They ranked Fresno the stupidiestest:
"These people are here living their lives and doing the very best they can. They shouldn't be put down like this," said a lady in a bookstore.
They ranked my hometown, Vegas, right above Fresno. They haven't won any Pulitzers in the last few weeks, but they do have a UNLV professor who thinks The Daily Beast is right.
An English professor at UNLV, the 70-year-old Hickey considers those criteria and says, "Well, honestly, (the low ranking) is because the school graduates losers. It graduates people to middle management.
Go Rebels. San Antonio was next:
The Mensas at The Daily Beast are banking that you will get bent, click through to their site, read the rankings and let the Daily Beast reap the harvest of epic page views. They make you mad, you give them page views, and they scoop up the ad revenue. Trouble is, I didn't include the link, and I'm not going to include it. The Daily Beast can bite my ass. If they think I'm sending page views their way, they're not that smart.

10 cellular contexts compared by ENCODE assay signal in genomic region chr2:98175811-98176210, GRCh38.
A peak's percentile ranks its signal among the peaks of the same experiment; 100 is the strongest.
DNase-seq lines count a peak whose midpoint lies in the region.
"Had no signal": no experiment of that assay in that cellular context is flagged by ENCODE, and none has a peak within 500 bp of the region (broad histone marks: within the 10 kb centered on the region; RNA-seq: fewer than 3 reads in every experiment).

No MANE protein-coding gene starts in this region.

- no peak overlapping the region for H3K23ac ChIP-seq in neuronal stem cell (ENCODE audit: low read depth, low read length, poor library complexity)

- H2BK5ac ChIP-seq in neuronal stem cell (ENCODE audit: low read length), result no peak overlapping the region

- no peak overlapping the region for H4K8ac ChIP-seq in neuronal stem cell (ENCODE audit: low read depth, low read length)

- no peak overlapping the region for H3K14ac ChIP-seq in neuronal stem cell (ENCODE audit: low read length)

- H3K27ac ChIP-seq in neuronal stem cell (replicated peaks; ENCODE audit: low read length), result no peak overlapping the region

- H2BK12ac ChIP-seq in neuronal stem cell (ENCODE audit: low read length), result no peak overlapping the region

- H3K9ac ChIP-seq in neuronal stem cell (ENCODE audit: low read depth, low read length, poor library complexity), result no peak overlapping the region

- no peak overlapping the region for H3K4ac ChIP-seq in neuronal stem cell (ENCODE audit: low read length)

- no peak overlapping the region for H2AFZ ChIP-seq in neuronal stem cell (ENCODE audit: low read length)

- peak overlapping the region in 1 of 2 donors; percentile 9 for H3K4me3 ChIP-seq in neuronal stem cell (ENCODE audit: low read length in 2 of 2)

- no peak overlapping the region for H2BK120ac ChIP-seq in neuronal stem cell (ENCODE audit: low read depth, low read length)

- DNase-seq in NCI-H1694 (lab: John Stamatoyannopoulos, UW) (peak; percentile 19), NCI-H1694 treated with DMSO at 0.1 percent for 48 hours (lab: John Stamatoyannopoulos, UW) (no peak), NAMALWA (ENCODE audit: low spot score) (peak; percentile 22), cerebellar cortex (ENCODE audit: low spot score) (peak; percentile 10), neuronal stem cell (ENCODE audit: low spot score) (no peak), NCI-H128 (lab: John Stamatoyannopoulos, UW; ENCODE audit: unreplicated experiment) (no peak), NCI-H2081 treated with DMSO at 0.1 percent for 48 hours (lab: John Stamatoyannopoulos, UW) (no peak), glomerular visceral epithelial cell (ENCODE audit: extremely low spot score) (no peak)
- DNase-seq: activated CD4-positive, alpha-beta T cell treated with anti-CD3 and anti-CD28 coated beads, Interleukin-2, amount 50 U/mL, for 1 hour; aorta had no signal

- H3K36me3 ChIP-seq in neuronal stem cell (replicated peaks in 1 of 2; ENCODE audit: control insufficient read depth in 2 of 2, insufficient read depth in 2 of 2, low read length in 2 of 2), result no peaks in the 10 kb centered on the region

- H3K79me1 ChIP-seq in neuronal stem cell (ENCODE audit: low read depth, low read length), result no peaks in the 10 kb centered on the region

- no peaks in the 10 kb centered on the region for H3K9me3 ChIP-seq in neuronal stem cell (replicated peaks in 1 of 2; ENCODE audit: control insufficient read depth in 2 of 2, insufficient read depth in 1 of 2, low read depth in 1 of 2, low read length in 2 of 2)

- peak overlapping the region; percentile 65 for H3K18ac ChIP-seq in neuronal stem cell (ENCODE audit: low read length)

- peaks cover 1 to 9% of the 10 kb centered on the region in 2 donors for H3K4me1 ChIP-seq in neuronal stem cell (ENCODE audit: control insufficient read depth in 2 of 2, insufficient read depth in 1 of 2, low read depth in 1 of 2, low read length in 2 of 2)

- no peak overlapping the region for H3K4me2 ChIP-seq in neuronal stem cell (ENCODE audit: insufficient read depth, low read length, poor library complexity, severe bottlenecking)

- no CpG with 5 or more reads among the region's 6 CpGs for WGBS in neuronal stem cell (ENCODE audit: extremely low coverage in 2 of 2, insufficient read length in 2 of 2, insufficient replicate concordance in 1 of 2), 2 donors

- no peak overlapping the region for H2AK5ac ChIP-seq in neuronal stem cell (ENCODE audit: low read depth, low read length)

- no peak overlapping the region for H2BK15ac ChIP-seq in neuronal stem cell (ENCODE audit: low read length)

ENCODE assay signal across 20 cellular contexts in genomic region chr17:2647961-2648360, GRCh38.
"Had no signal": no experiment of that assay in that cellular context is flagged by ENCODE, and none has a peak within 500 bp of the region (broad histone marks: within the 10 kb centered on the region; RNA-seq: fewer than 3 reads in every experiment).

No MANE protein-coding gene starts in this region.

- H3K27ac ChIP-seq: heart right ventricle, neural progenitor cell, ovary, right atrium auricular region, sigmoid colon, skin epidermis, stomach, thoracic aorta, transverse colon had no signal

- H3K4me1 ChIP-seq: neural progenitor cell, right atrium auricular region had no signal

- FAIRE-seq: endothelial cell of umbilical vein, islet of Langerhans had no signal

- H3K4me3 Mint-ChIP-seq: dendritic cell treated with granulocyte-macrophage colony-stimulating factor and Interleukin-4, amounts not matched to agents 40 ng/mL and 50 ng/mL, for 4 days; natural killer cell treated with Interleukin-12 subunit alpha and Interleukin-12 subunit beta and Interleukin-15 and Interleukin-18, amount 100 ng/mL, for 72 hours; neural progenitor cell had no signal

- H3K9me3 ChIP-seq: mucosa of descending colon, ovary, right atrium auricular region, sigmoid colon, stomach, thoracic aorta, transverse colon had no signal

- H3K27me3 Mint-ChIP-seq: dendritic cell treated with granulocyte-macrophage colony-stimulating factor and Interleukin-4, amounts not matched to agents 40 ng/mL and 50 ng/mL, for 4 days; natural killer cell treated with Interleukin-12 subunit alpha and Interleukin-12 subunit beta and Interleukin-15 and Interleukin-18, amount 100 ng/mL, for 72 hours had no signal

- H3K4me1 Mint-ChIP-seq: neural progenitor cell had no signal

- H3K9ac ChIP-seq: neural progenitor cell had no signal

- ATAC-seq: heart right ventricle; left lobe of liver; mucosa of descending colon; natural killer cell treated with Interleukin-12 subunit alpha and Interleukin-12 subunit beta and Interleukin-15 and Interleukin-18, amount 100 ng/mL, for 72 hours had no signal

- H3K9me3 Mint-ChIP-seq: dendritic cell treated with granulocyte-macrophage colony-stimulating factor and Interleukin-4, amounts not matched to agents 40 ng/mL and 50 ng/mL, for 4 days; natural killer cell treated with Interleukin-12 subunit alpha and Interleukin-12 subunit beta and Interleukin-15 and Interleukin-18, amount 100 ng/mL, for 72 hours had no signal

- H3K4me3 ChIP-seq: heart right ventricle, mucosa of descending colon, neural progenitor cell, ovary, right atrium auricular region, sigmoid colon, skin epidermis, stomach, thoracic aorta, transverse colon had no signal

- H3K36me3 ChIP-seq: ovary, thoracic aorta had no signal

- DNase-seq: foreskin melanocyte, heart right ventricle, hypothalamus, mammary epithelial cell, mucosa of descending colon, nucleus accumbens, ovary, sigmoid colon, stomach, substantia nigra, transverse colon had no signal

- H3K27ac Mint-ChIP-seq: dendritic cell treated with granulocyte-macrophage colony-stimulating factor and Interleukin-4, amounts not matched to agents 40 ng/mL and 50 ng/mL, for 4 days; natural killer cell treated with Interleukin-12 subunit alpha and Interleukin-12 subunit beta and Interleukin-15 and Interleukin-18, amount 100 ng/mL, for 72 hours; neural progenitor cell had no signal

Power to the people (and Google). Further up the list, Phoenix proved how astute they are with this cynical assessment of The Daily Beast:
The Daily Beast is one of those websites that summarizes what's on the internet on any given day.
while Houston trotted out some issues. The headline: "The Daily Beast: Houston — You Are 'Mildly Retarded.'"
Raleigh-Durham was cited as America's supreme genius city; profoundly retarded Fresno, with an IQ of 6, was listed as the dumbest. Austin was the highest-ranked Texas city, but you probably knew that already. It always comes out on top in these kinds of things.
What about the "winners?" In Raleigh, the mayor trotted out a press line. One comment on a website:
Obvious from this story that our diversity-driven schools are a complete failure.
Not much else. Seventh-place Seattle, pissed:
It's hard not to suspect some brainless methodology — considering the facts.
And New York, you're lucky number 13. A Google News search for reactions turned up virtually nothing, locally.
The lesson? America's slightly insecure, but we're not exactly a country divided. A general consensus proves that lists like these are inaccurate, pro-perception, anti-reality, useless, and that we—and I—are stupider for dignifying them. Sorry.
[Jasper Johns' Map, 1963, via MoMA]